10 reasons Irish rents are so high
It’s not a simple construction problem. The bedsit ban and unfair taxes are also to blame
Irish Rents have been rising steadily since 2013, particularly in Dublin. Rents in the capital rose 9.2 per cent in the year to the end of June, and rents across the State went up by 5.8 per cent, according to the Private Residential Tenancies Board.
The average Dublin rent is now €1,387 for a house and €1,260 for an apartment. Rents for houses outside Dublin average €695, or €660 for apartments.
1. Lack of supply
Stop building homes and eventually you’ll run out of them. We’re building houses at 1970s rates for a population that’s 55 per cent higher than it was in that decade. We’ve plenty of ghost estates – but they were built where they were not needed. Urban Dublin never had much of a problem with ghost estates. In comparison, Co Cork still has 130, and Co Donegal still has 64. No houses means nowhere to buy and nowhere to rent.
2. End of the living-over-the-shop scheme
This was an extraordinarily generous scheme that could have provided more rental accommodation where it was needed and brought new life to moribund town and city centres. Ireland’s urban streets are full of old empty upper floors. The scheme offered 100 per cent tax relief for the cost of converting spaces over shops into apartments. The take-up was abysmal. Buildings’ owners cited onerous regulations, and too few streets were included in the scheme.
3. Tax treatment of private landlords
Without landlords there are no rental properties, and more than 70 per cent of private landlords with mortgages say that the rents don’t cover their repayments. In 2009 mortgage-interest relief against rental income was reduced for the private rental sector from 100 per cent to 75 per cent; the commercial rental sector still gets 100 per cent relief. New measures reinstate the 100 per cent relief but only for landlords renting to tenants in receipt of State support.
4. Incentives for making homes uninhabitable
An occupied commercial property is subject to commercial rates. A habitable unoccupied property is subject to 50 per cent of commercial rates. An uninhabitable, unoccupied property is not liable for rates at all, which may encourage a developer or owner to rip out toilets, lift and stairs – just to be sure there isn’t a tax liability. The Government says it’s going to change this one, but it’s a shocker that it has been going so long.
5. Ending the construction of social housing
Everyone blames the last government for ending social-housing construction and forcing local authorities to rent from private landlords. But the current lot haven’t done much to reverse that. Of the 100,000 social-housing units the Government says will be put into the system by 2020, only 35,000 will be built; the rest will be leased or rented. People on low fixed incomes don’t belong in the private sector, at least not in its current form.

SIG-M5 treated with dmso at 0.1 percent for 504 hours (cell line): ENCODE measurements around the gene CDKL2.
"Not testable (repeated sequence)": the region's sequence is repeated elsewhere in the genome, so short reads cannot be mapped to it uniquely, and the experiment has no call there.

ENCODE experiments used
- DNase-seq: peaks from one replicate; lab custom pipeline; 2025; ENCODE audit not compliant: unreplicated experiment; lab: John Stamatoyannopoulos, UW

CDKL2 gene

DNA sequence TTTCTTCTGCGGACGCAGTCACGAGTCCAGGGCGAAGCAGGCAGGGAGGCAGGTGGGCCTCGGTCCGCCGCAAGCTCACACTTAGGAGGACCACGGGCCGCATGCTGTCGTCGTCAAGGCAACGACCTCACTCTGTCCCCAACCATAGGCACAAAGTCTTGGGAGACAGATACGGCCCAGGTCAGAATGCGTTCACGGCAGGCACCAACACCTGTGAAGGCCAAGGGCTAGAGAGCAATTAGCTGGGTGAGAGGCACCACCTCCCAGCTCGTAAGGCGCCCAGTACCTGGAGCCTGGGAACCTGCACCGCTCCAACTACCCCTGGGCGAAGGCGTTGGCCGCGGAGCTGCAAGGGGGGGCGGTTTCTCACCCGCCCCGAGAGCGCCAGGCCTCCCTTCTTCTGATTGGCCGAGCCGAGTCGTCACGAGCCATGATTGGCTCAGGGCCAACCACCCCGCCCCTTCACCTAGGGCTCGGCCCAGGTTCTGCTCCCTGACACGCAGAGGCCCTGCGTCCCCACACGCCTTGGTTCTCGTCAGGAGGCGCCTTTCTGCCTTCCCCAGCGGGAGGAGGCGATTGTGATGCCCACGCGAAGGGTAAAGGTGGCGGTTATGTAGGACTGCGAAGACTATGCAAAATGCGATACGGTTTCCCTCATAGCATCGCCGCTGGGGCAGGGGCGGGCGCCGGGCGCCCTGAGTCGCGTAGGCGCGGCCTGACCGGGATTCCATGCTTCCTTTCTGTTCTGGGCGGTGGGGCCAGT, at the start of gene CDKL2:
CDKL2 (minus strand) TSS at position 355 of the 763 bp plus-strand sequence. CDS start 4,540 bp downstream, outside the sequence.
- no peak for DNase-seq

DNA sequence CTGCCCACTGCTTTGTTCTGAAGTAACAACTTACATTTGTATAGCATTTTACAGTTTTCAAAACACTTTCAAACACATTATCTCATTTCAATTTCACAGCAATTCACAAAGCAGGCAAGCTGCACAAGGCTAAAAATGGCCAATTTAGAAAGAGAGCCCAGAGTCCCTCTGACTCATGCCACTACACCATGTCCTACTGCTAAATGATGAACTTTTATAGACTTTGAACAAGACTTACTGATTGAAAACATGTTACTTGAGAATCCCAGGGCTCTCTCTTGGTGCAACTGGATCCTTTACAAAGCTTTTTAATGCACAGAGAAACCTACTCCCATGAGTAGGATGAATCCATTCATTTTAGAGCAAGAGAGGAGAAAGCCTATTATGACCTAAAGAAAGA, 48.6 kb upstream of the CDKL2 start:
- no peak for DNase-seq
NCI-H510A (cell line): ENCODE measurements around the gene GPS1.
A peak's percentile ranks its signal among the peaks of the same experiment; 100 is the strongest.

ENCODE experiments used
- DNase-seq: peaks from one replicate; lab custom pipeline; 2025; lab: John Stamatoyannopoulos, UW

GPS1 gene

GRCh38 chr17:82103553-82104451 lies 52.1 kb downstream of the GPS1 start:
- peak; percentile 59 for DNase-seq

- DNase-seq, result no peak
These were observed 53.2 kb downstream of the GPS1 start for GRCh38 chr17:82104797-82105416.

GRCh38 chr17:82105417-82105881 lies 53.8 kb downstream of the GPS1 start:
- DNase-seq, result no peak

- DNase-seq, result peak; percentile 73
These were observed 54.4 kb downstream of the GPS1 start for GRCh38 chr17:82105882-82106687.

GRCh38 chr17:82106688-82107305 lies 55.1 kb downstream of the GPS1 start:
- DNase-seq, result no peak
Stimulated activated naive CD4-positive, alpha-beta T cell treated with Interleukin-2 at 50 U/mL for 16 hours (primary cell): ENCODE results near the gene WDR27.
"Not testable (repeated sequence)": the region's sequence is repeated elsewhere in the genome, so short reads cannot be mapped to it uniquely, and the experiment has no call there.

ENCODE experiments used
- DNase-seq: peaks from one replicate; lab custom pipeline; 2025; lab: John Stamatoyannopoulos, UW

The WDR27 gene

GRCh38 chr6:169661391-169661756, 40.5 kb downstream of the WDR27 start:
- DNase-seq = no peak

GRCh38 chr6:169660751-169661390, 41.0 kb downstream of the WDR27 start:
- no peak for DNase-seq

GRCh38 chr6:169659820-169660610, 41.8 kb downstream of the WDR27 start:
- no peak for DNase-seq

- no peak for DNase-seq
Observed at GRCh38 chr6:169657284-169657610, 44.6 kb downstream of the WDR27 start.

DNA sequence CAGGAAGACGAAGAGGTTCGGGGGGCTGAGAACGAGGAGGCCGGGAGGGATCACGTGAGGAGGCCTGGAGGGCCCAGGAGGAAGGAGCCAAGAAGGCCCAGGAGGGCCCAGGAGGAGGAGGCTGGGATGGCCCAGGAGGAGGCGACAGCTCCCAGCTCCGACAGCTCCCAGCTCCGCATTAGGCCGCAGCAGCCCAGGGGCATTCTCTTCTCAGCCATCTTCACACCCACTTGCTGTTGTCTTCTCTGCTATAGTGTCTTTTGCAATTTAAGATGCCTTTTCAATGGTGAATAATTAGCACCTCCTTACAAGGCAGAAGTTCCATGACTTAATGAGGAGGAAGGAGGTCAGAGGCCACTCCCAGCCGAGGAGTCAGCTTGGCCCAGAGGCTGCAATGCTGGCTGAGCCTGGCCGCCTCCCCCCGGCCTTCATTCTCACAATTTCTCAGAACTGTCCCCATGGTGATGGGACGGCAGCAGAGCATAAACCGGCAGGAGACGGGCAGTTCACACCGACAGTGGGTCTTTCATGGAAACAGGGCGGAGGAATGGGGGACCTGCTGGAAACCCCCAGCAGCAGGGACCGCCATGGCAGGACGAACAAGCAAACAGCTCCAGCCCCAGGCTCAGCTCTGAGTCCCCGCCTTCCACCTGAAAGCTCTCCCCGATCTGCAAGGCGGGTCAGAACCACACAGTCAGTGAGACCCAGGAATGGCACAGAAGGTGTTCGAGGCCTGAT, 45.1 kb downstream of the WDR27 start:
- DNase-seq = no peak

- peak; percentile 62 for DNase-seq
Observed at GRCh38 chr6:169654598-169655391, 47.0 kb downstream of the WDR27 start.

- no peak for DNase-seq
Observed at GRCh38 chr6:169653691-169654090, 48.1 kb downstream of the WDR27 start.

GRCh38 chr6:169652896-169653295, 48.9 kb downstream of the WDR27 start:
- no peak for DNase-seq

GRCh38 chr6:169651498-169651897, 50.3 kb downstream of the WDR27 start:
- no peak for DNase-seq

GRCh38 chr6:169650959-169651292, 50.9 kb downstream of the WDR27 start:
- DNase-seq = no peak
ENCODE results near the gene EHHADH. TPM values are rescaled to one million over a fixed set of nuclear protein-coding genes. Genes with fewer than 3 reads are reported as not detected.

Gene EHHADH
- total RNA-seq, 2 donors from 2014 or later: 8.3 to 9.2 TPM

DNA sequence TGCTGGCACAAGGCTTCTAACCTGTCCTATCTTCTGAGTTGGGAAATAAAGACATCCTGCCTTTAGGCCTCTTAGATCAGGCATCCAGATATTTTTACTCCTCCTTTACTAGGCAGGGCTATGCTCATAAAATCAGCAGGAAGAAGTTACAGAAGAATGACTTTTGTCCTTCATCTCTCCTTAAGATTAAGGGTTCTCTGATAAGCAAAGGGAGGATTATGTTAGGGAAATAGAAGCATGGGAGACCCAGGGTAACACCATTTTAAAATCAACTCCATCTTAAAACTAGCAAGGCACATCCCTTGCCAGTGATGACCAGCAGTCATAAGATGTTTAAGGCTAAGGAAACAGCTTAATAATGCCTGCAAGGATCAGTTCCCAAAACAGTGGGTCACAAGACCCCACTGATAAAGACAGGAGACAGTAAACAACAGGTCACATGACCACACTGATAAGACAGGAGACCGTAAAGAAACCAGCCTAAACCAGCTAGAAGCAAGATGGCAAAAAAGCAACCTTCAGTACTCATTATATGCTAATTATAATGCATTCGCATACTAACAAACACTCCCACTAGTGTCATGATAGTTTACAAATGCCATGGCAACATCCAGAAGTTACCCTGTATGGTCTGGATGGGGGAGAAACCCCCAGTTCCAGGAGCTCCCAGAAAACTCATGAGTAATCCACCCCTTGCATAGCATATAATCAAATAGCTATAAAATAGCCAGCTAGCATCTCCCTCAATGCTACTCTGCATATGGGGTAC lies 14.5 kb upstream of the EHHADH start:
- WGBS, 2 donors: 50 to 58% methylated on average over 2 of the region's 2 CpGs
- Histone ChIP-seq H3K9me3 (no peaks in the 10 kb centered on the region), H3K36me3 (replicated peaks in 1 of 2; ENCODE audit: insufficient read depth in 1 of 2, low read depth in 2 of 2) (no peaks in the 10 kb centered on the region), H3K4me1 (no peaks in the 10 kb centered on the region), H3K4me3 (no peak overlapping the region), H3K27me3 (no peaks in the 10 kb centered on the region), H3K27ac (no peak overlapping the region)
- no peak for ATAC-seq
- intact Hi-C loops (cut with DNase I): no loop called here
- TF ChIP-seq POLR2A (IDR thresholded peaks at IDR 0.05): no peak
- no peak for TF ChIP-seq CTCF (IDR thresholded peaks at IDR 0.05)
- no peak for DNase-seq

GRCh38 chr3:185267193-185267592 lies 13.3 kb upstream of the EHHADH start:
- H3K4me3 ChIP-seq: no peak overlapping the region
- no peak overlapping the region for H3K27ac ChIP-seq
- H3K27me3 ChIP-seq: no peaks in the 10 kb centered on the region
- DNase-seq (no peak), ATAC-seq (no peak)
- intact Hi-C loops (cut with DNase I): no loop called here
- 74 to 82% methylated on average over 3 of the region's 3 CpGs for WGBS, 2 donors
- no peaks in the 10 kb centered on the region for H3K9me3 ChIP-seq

6. Too many small apartments
In December 2007 Dublin City Council changed its development plan to increase the minimum size of one-bedroom apartments to 55sq m, up from the national standard of 45sq m. Recently there has been a clamour for it to reduce the minimum size, which it is proposing to do in limited circumstances. But we already have a preponderance of small one-bed apartments, many built between 1999 and 2004. Too many small apartments means that anything decent is too expensive.
7. Letting the sector deteriorate
Almost 85 per cent of Dublin flats inspected in a three-year programme to root out substandard private accommodation failed to meet minimum standards. Problems included fire safety and rat infestations. Old flats are not required to meet the size rules of new apartments, and the flats inspected were half the general minimum size of 55sq m on average. If these deteriorate so much that they have to be shut down, this will further compound the problem.
8. The banning of bedsits
A bedsit does not have to be a byword for substandard accommodation. The 2013 ban relates to flats that do not contain a bathroom. Taking these units out of the system makes sense in the long term, but the ban has reduced the supply of lower-cost accommodation. A more sensible approach might have been to ban the units from being relet once the existing tenant had left rather than insisting that they be upgraded or the tenancy ended.
9. Political kite flying
The Government has finally announced a plan for dealing with spiralling rents, but the extended public toing and froing frightened landlords. That fear probably prompted many landlord to raise their rents in recent months. Tenants and landlords would benefit if politicians came to an agreement behind closed doors and then stuck to it.
10. Slow pace of construction
Rebooting the construction industry has been painfully slow. The Budget announcement that 20,000 homes would be built on sites controlled by the National Asset Management Agency by 2020 should speed things up, and that 90 per cent will be built in Dublin should ease pressure on the rental sector. But more homes are needed far more quickly. One issue is the use of old-fashioned construction methods. Greater use of modular, factory-built housing, assembled on site, could considerably speed up delivery.
This article is part of an Irish Times series on the problem issue of renting in Ireland. It begins on Saturday November 14th in Weekend Review and continues until Tuesday 17th